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Baker Street Station 1920
By Randy Harter
Fort Wayne Reader
When the Pennsylvania Lines railroad tracks were elevated through downtown Fort Wayne during 1911-1913, the old Pennsy railroad station that sat about at the location of todayís Mikes Carwash on Calhoun was removed. A new station designed by the Philadelphia firm of Price and McLanahan was built two blocks west and finished in March of 1914. Constructed of semi-glazed buff brick, the beautiful two-story building featured terrazzo floors, marble borders, bronze light fixtures, and over the main concourse, stained-glass skylights. The final cost was $550,000, which adjusted for inflation would be about $13M in 2017 dollars.
Through the years, this station serviced passengers for the Pennsylvania RR, Penn Central RR, Conrail and finally, Amtrakís Broadway Limited (Chicago to New York City), which made its last stop at the station on November 11, 1990 (now rerouted through Waterloo). The building, now known as the Baker Street Station, saw more than its share of luminaries and politicians, many of whom used it as a whistle stop opportunity to reach out to voters. Some of those that gave speeches on Baker Street included U.S. Presidents Harding, Coolidge, Hoover, Franklin D. Roosevelt, Truman and Eisenhower. Likely the stationís highest usage was during World War II, when an estimated 3,000 passengers passed through the station each day.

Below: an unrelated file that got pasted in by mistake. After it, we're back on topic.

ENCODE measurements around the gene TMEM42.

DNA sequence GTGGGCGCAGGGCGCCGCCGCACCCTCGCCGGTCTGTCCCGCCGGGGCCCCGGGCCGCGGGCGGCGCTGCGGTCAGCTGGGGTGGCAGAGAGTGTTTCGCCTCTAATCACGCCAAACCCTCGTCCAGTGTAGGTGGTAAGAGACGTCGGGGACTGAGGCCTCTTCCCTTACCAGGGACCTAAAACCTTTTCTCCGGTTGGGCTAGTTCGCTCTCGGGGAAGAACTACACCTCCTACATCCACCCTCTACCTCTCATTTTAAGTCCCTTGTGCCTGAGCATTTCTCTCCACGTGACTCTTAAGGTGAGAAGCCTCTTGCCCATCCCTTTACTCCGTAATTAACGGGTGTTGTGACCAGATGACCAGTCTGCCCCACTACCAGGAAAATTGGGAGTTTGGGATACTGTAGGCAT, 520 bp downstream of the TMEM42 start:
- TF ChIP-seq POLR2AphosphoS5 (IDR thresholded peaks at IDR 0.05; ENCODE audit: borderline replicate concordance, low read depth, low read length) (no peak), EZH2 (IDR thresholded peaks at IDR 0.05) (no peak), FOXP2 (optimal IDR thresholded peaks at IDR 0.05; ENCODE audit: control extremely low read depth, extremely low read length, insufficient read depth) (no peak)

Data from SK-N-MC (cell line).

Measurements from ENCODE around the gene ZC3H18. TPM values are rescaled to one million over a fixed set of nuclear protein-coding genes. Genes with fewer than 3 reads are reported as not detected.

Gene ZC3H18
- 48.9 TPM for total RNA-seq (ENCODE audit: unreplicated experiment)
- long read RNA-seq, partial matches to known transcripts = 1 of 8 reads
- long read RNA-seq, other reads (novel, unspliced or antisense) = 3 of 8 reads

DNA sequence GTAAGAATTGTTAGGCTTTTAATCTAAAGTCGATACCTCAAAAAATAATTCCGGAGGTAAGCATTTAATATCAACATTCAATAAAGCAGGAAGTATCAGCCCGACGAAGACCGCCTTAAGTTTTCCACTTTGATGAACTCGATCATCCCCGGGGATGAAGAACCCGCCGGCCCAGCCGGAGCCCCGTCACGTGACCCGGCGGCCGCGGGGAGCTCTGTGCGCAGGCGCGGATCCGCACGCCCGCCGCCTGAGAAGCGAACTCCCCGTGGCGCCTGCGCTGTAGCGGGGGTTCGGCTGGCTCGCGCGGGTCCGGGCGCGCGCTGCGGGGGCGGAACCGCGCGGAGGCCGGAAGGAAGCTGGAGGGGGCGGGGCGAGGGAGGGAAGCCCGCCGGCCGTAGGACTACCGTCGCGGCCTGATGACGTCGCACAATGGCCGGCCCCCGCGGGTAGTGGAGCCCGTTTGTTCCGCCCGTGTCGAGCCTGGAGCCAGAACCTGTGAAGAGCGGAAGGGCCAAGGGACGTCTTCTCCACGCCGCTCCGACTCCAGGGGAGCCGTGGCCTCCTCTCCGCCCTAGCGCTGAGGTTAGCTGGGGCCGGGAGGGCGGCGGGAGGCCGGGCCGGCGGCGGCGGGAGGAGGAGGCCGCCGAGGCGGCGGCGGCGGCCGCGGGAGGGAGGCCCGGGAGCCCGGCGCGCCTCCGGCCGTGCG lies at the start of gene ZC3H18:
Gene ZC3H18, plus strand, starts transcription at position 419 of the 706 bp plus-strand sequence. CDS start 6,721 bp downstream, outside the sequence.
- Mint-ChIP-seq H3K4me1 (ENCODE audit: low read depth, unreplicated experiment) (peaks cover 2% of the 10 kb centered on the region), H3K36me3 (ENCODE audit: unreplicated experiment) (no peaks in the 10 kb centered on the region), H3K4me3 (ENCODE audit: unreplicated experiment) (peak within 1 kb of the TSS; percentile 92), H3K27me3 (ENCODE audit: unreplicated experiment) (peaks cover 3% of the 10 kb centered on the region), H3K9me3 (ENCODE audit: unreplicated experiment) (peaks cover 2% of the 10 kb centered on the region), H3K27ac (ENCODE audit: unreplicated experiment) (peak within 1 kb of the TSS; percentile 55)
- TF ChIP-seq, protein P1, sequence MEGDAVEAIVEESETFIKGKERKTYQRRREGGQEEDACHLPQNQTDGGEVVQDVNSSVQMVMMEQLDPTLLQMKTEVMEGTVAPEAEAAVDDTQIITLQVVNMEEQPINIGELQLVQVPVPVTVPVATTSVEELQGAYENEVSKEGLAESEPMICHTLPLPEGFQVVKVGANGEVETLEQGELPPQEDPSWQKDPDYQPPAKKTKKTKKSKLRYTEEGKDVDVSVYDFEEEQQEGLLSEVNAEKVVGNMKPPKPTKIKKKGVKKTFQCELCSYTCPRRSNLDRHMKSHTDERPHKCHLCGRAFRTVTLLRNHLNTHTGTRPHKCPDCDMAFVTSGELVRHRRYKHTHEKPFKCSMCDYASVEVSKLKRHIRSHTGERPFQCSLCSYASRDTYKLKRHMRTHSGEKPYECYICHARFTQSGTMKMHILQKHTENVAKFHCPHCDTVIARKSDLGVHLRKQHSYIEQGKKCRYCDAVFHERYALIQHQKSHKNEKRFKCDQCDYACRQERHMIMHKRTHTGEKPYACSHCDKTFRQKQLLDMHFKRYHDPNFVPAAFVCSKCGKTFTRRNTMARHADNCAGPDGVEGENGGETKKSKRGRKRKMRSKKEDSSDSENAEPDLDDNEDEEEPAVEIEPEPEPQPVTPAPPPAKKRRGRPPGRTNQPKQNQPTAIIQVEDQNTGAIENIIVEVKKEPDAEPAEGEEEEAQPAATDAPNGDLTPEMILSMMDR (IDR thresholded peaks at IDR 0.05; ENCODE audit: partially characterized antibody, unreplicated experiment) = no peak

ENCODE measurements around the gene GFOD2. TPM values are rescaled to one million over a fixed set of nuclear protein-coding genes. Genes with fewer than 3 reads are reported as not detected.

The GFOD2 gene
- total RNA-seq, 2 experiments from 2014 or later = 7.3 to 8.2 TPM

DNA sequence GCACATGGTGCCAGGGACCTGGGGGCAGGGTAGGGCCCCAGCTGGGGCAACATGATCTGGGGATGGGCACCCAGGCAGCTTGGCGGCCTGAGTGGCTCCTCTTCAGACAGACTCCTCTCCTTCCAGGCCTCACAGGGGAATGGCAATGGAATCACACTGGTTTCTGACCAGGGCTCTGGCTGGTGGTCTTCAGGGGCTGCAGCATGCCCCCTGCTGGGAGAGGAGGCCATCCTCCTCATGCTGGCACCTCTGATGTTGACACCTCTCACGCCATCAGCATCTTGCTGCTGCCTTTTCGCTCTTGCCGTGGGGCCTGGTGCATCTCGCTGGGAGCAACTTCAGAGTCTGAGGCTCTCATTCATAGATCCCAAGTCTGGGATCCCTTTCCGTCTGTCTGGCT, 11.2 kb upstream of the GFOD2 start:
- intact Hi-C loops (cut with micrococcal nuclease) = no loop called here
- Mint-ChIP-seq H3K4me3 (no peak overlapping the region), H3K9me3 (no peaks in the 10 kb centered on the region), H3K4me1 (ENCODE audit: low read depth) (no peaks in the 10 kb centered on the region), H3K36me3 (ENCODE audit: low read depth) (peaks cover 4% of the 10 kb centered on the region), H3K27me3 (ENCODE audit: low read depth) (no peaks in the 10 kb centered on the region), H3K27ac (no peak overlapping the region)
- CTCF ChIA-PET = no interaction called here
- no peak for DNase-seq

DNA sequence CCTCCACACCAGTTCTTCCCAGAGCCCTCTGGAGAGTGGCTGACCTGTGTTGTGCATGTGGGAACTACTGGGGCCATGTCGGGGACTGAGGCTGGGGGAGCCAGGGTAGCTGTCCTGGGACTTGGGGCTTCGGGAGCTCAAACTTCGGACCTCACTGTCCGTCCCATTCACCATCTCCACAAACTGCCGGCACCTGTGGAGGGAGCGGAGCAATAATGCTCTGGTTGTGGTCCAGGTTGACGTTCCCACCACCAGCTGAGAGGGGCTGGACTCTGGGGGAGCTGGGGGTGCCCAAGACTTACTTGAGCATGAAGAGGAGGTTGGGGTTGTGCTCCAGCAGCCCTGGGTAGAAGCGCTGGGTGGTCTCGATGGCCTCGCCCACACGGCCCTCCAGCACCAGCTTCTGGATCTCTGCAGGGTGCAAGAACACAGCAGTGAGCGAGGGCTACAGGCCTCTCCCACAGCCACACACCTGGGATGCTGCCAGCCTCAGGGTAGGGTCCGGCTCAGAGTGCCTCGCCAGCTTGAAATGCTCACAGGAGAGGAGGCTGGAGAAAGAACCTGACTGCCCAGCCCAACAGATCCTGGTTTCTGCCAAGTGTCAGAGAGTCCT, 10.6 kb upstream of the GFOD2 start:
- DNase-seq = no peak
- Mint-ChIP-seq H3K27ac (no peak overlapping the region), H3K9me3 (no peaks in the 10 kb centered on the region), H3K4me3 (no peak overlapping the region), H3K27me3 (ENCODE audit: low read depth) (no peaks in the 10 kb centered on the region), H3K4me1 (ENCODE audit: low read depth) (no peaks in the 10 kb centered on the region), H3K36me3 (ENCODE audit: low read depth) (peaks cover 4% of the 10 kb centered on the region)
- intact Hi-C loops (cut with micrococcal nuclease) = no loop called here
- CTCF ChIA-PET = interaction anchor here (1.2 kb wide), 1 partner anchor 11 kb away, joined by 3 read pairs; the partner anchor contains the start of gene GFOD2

During the 1990ís the station nearly became a twisted pile of rubble as the city had issued permits to demolish the once beautiful structure, which by that time featured broken windows and had been stripped of anything salvageable. Fortunately, local architect Vic Martin came to the rescue, gaining ownership of the property in May of 1996. With the help of other passionate citizens and volunteers over the ensuing years, the property was returned to its former grandeur, as well as being listed on the National Register of Historic Places in 1998. Now, in addition to being the home of Martin Riley Architects & Engineers, the wonderfully restored main concourse is rented for banquets, receptions and community events. (Image courtesy ACPL)
Randy Harter is a Fort Wayne historian, author, and tour guide for Fort Wayne Food Tours.